Let them come after him tonight, Johnny thought. They started something; he’d sure as hell finish it. The way the bennies had him going, his hands would be quick. Except for the throbbing in his eyebrow, it was like he hadn’t gone ten rounds. He was fresh, like he’d just woken up five years younger. If only Lambert had given him these pills before the fight…. Would’ve put Sparks on the canvas to stay, without a doubt. Fuckin’ right. And any Clem Cadiddlehopper motherfuckers decided to give him trouble tonight, they were gonna be spitting teeth real quick. Anyone pulled a blade and he had Jimmy with that cannon of his. But he didn’t want any trouble. The goofballs were really taking hold, putting a little tightness in the solar plexus. Room was full of white guys spending money.

Ted Gooder’s office had once been a bedroom at the back of the house. The door was closed but Lambert barged right in.

Maybe some poor, lonely little kid used to sleep here in this room, Johnny thought as he floated in behind Gloria.

Besides a console model television in the corner, the office held a desk, a few folding chairs of various styles and a brown vinyl couch against the left wall. The doorman’s older brother Ted was sitting on the couch watching the late movie next to a plump blond in her forties, a former stripper once known as Ethyl Flame. At their feet was an old-fashioned metal washtub filled with ice cubes and bottles of beer. A jug of Seagram’s Seven and a quart of 7Up were propped in the center of the tub like the crown on an ice sculpture. Not that anyone in the room had ever seen an ice sculpture, except maybe for the frozen mounds of urine-carved snow at the side of the outhouse and the bottom of the back porch.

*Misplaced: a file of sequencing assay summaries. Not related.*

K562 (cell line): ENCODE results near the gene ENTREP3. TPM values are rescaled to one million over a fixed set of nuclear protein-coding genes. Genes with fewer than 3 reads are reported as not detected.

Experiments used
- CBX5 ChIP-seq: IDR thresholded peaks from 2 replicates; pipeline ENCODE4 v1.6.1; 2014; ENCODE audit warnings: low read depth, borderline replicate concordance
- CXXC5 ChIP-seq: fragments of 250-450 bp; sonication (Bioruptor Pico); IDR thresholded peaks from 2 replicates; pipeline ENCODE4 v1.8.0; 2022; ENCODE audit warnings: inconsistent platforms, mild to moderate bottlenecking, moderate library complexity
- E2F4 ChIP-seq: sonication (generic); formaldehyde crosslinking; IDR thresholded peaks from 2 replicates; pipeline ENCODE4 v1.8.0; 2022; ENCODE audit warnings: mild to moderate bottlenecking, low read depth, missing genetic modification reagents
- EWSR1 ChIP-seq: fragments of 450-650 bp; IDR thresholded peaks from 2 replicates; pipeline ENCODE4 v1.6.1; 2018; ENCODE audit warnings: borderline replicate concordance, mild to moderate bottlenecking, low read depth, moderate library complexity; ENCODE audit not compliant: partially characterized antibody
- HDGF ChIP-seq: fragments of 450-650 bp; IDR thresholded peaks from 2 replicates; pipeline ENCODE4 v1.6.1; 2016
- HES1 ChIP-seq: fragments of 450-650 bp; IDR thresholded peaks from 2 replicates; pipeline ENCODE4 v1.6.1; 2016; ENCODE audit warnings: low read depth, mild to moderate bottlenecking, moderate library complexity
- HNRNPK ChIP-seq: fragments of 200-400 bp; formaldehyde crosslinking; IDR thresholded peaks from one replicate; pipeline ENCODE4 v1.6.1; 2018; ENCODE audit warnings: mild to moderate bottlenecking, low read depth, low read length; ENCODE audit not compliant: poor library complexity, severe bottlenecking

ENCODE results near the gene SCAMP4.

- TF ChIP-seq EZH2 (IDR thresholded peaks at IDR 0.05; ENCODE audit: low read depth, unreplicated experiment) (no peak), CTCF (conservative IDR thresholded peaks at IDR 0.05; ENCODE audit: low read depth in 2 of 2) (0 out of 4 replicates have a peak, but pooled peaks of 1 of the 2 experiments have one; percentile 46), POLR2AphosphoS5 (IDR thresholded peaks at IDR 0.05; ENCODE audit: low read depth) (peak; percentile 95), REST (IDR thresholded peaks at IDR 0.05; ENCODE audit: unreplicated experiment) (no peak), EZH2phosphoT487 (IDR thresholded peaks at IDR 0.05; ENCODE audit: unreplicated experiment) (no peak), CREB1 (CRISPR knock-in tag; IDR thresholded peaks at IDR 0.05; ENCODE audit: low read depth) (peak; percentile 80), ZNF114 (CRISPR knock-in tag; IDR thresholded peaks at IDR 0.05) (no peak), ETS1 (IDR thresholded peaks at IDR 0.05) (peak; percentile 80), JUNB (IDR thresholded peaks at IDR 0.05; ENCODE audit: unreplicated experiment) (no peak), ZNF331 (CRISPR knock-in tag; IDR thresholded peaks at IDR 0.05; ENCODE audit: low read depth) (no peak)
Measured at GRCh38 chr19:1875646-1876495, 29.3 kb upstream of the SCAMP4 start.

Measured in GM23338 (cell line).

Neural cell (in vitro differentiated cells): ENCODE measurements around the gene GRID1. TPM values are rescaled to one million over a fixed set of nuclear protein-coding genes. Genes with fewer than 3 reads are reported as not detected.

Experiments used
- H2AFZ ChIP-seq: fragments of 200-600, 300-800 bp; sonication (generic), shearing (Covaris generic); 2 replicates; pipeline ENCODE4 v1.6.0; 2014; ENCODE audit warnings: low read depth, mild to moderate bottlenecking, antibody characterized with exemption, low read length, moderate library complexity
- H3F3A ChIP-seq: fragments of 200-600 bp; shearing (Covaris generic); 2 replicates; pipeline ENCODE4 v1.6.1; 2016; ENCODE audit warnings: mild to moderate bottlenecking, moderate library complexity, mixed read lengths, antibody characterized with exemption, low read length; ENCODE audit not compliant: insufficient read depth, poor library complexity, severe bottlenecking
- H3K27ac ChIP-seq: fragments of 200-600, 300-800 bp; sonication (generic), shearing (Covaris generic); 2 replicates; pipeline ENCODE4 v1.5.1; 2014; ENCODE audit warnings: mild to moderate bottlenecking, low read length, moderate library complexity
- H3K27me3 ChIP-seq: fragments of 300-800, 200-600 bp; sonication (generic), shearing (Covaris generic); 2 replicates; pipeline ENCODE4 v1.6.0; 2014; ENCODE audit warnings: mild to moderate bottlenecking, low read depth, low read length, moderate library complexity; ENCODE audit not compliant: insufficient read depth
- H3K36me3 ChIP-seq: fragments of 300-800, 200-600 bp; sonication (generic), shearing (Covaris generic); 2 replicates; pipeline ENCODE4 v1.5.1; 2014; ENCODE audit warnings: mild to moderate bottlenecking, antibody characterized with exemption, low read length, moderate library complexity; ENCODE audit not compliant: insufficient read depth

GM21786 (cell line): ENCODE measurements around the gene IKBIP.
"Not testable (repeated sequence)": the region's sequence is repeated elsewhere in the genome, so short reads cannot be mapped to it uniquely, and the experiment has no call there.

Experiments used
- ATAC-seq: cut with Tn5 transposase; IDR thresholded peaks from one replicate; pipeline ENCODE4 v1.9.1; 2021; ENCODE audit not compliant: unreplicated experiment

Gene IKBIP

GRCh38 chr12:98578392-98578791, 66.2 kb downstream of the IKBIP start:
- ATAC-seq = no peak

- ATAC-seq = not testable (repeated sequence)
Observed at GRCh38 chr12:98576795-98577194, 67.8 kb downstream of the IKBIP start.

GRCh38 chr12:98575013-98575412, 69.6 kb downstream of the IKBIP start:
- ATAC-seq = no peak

“Don’t get up, Ted, you might miss something,” Lambert said, limping to the metal desk and sitting on the top. He rubbed his hands together. “Come on Johnny, Gloria… pull up a chair.  Ted’s going to offer us a drink, aren’t you Ted?  And then we’ll conduct our business and get the hell out of here. Looks like you’re busy tonight, anyway, Ted.”

Lambert was pretty buzzed himself and he didn’t care much for the Gooder brothers except for what he could get out of them. He knew they were capable of anything, as he had witnessed them torturing cats and screwing sheep back in their school days together at old Walnut School.

But Lambert knew the Gooders were perfect to run this joint for him. Everyone in the area, including the law, was scared of them. And the general populace accepted the fact that if you crossed one of the Gooders you’d better sleep with one eye open and take out plenty of fire insurance.

Jimmy had been able to kick their ass when they were kids and he still had a hold over them. Now they worked for him. It wasn’t hard to be smarter than the Gooders, and in the long run, Lambert was even more ruthless than they were. Over the years, Ted and Ray had accepted it. Sure, they still skimmed a little off the top of the rake at the poker table, and lifted a few bottles of liquor or a couple cases of beer once in a while. But they weren’t aware that Jimmy allowed them to get away with stuff like that—the little things. They just believed they were devilishly clever.

The Gooders didn’t mess with Lambert. They knew quite well what he was capable of, having been his enforcers for years. Besides, why bitch too loud? They were making money and doing what they liked best: getting piss drunk, screwing whores, fighting and dealing in stolen property.

Jimmy believed that contented cows produced more milk. Give the ignorant pricks a little frosting and they’d lay off the cake. And he had other ways of insuring his fair share of the take.

(To be continued)

T.K. O’Neill’s crime novel Fly in the Milk is available on ebook at online bookstores, including Barnes and Noble, ebookit, Google, iBookstore (Apple), Amazon, Sony Reader Store, Kobo (Borders) and Ingram Digital.

Fly in the Milk – $2.99 at https://amzn.to/2LbNJ8j

Dive Bartender: Sibling Rivalry – $2.99 ebook, $15.95 paperback at https://amzn.to/2Lp48GT

Read Full Post »

EXCERPT 4, FLY IN THE MILK

Ever read a boxing scene so vivid that you can smell the sweat, see the desperation, feel the tension? Round one through eight from Fly in the Milk, ebook available wherever ebooks are sold:

February 1960, National Guard Armory, Zenith, Minnesota